Over drinks, in a veranda with a corrugated-tin roof, an Indonesian plantation owner groused about plummeting world prices for rubber and the dim prospects for the industry.

What caught my attention, though, was the torrential rain in the background, a curtain of water so dense you could barely make out what laid a meter beyond the edge of the roof. 

"If we could just get a couple of monsoon days like that, we'd be all set," I said to Stew, wistfully.

Then we heard a tentative rat-tat-tat of rain drops hitting our terrace, and which quickly accelerated into a credible downpour. Rain! And along with it, a gentle, wet-smelling breeze blowing through the house, rousting the curtains.

"This is real rain," Stew said, as he got up to close the windows in the bedroom.

With my mind soaked by the rain in Indonesia and on our porch, I went to bed, and to a long, and not particularly reassuring dream—about rain.

I dreamed that Stew and I had beautifully renovated a house somewhere, but then it had started to rain furiously outside, and also inside, through a hundred leaks. We frantically tried to stop the leaks with towels, buckets and newspapers, to no avail. The wooden floor boards warped and separated, revealing an impenetrably dark space below. Mold crept up the walls, soon enveloping the interior.

This morning at six-thirty or so, our cat Fifo woke me up with his usual feed-me-right-now meowing.

I don't know how the dream ended.

When I went outside, the rain gauge indeed showed, hmm, maybe a quarter-inch of rain had fallen overnight. The landscape was wet and the mountains hidden behind a fluffy, foggy blanket. Small cobwebs had started to settle on the tops of the knee-high weeds. Rainwater puddled in the fold of some of the agaves' leaves.

Of course, by lunchtime the landscape had returned to its normal sere self.

But as Félix, ever the optimist, once told me, "At least it hasn't forgotten how to rain."

Tuesday, March 12, 2019

Let's break out of our own political bubbles

While looking around for other blogs I ought to be following, I ran across one that I found both gripping and moving, written by a young Cuban woman, still living in the island, who offers grim vignettes of the day-to-day struggles of life in that country. A link to her blog, "Generation Y," appears on the lower right-hand side of this page.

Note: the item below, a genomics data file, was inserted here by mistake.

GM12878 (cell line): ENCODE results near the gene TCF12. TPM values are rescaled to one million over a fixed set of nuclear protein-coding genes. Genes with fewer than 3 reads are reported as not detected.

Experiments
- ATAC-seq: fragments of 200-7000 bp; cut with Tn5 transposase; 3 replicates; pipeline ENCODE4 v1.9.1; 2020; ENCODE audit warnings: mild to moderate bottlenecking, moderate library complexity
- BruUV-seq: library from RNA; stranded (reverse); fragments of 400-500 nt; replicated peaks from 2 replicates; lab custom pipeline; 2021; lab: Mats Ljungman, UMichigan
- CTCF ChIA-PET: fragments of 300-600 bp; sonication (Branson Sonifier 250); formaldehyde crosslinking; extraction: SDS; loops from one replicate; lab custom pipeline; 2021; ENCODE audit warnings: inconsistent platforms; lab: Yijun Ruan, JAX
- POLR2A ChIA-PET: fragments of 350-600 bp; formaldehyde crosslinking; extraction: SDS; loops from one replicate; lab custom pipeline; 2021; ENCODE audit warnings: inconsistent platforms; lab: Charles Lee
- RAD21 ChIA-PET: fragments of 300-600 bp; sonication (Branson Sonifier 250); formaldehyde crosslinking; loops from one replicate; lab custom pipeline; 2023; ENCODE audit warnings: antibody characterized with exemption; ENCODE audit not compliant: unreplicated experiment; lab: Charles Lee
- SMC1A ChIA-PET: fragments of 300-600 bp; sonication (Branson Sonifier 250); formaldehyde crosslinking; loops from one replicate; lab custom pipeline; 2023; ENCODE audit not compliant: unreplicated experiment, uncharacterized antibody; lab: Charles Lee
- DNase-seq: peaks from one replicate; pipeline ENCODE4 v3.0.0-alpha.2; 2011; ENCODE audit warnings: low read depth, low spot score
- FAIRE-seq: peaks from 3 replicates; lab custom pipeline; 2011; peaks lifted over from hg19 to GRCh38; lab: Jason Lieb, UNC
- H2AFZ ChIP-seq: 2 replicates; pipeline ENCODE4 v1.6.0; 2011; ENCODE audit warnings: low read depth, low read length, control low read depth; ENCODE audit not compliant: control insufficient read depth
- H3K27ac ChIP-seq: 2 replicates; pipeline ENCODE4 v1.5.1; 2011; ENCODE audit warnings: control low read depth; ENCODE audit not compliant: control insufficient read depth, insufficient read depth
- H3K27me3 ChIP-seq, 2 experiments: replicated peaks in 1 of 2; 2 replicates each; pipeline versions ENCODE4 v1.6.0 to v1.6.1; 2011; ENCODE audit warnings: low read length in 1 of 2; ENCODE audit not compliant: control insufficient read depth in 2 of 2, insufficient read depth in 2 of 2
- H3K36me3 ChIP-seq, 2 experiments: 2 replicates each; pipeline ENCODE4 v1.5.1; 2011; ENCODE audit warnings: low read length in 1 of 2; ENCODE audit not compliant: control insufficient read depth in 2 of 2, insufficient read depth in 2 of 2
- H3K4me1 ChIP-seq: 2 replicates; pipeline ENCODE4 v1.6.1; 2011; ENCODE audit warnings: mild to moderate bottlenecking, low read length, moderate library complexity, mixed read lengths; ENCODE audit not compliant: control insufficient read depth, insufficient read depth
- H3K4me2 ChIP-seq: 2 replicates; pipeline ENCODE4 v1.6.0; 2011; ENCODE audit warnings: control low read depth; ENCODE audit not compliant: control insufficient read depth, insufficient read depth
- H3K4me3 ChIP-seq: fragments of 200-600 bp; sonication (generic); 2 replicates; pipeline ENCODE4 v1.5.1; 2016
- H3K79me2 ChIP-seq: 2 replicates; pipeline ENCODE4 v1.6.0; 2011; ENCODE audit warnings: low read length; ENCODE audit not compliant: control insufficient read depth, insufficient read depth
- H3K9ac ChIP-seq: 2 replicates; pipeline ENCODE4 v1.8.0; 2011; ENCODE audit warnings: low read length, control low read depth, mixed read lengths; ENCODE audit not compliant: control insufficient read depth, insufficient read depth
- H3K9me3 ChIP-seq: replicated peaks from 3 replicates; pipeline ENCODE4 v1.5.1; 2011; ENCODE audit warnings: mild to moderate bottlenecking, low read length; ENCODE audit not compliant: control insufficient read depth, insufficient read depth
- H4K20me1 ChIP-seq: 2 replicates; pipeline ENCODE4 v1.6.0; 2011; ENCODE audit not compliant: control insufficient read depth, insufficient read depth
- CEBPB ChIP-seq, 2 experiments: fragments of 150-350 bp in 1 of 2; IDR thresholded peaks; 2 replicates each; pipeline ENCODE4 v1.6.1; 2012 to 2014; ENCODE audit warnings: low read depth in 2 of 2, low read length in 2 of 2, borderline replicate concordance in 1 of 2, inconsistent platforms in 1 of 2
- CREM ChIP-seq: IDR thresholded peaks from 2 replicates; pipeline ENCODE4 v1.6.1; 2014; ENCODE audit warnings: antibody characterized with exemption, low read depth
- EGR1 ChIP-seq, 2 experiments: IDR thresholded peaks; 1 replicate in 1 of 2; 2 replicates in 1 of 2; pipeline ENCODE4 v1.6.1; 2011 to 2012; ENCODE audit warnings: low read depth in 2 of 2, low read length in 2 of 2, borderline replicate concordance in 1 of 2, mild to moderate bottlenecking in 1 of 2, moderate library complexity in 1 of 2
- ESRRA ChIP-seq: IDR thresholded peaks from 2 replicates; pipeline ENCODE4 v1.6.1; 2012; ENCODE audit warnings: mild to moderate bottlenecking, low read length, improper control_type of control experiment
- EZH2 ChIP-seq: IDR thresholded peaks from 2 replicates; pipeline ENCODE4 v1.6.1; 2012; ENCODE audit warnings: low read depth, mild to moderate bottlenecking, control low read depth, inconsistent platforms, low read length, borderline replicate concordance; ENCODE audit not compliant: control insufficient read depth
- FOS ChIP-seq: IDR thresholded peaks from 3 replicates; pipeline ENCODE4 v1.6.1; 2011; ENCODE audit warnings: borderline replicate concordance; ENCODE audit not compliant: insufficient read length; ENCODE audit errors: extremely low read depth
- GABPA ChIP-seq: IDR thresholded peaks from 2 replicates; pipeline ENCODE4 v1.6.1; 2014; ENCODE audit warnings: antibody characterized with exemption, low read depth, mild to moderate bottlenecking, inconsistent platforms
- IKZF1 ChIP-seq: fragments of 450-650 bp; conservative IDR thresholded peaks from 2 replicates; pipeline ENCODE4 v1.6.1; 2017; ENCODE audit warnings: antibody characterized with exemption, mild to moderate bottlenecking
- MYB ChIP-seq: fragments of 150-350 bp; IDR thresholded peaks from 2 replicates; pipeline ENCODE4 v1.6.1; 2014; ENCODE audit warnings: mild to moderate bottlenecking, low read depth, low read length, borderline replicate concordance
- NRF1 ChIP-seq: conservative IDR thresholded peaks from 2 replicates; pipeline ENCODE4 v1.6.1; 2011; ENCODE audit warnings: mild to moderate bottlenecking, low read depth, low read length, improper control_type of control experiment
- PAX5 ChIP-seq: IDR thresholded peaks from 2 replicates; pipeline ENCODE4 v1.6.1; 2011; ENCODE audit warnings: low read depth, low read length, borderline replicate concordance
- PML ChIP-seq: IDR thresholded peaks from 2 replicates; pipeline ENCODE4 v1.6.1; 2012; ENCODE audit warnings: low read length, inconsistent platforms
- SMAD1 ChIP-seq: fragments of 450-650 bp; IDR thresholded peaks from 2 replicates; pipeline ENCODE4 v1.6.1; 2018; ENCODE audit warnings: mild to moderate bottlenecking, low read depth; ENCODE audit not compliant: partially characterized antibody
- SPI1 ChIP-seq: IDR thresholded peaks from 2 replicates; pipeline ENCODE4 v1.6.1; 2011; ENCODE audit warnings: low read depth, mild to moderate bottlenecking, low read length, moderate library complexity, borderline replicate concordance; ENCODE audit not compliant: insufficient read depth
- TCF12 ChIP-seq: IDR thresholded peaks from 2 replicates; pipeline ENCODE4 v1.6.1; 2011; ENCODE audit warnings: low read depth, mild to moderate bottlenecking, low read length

Her brief anecdotes cumulatively become almost asphyxiating. They depict an airtight society in which, even after some recent loosening of the valves, the flow of information and personal expression remains controlled by a repressive government apparatus.

We don't have such restrictions in the U.S., you say. Through the seemingly unlimited information offered by print and electronic media we can access any information we want, even if sometimes it's skewed or just plain wacko.

Arf, arf: Go get 'em, Chris
A far thornier problem comes up, though, in the instinctive way in which we censor ourselves: We tune in to MSNBC or Fox News, or log on to a right- or left-wing e-zine, depending on what we want to hear. People who study such things call the phenomenon "self-confirmation loops," or being trapped in information "bubbles."

Several days ago, the Democratic National Committee announced it would bar Fox News, the archnemesis of every breathing American liberal, from hosting any candidate debates during this and next year's electoral cycle.

That's a knee-jerk and self-defeating decision that doesn't help either democratic discourse or the Democratic Party's political prospects.

The reason cited was a long and persuasive article in the New Yorker magazine about how Fox News had in effect become an official government mouthpiece, going beyond its usual tendentiousness to trumpeting any craziness that emanates from the White House—and often even scripting it. It's an eye-opening piece of journalism that I recommend to all readers, of any political stripe.

President Trump promptly tweeted some sort of retaliation against the the fake news media. And blah, blah, and on and on.

So we end up with both Trump and the Democrats in effect stifling the flow of information, the political debate and the chance for both conservatives and liberals to consider what the other side is proposing—and for some voters to shake themselves out of their own political bubbles.

Surely, Fox News evening broadcasts are 90 percent Trumpian newspeak. But I've also reached such a political saturation point that I can no longer stomach the nightly sermonettes by MSNBC's Rachel Maddow and Larry O'Donnell, even if they both handle facts and the truth far more scrupulously than Fox's Sean Hannity and Tucker Carlson.

Look us in the eye, Stephen
I've also seen Chris Wallace, who inherited his pitbull genes from this dad Mike, do a pretty credible skewering of White House officials like Stephen Miller, the beady-eyed Torquemada behind Trump's immigration policies. There are a few others like Wallace at Fox News. I think it would interesting to see them pounce on the Democratic candidates with some tough questions.

Instead, by shutting out Fox News, the Democrats have forfeited the chance to present their views to persuadable Republican voters who might be ready to break out of their own bubbles.

Monday, March 11, 2019

Return of the killer heirloom tomatoes. We hope.

It's with a humble heart—not gloating, mind you—that I report, perhaps a bit prematurely, a looming bumper crop of five or six kinds of heirloom tomatoes plus lettuces, radishes, peas, carrots, beeets, string beans, chard, squash, cucumbers and other greens, here at the ranch.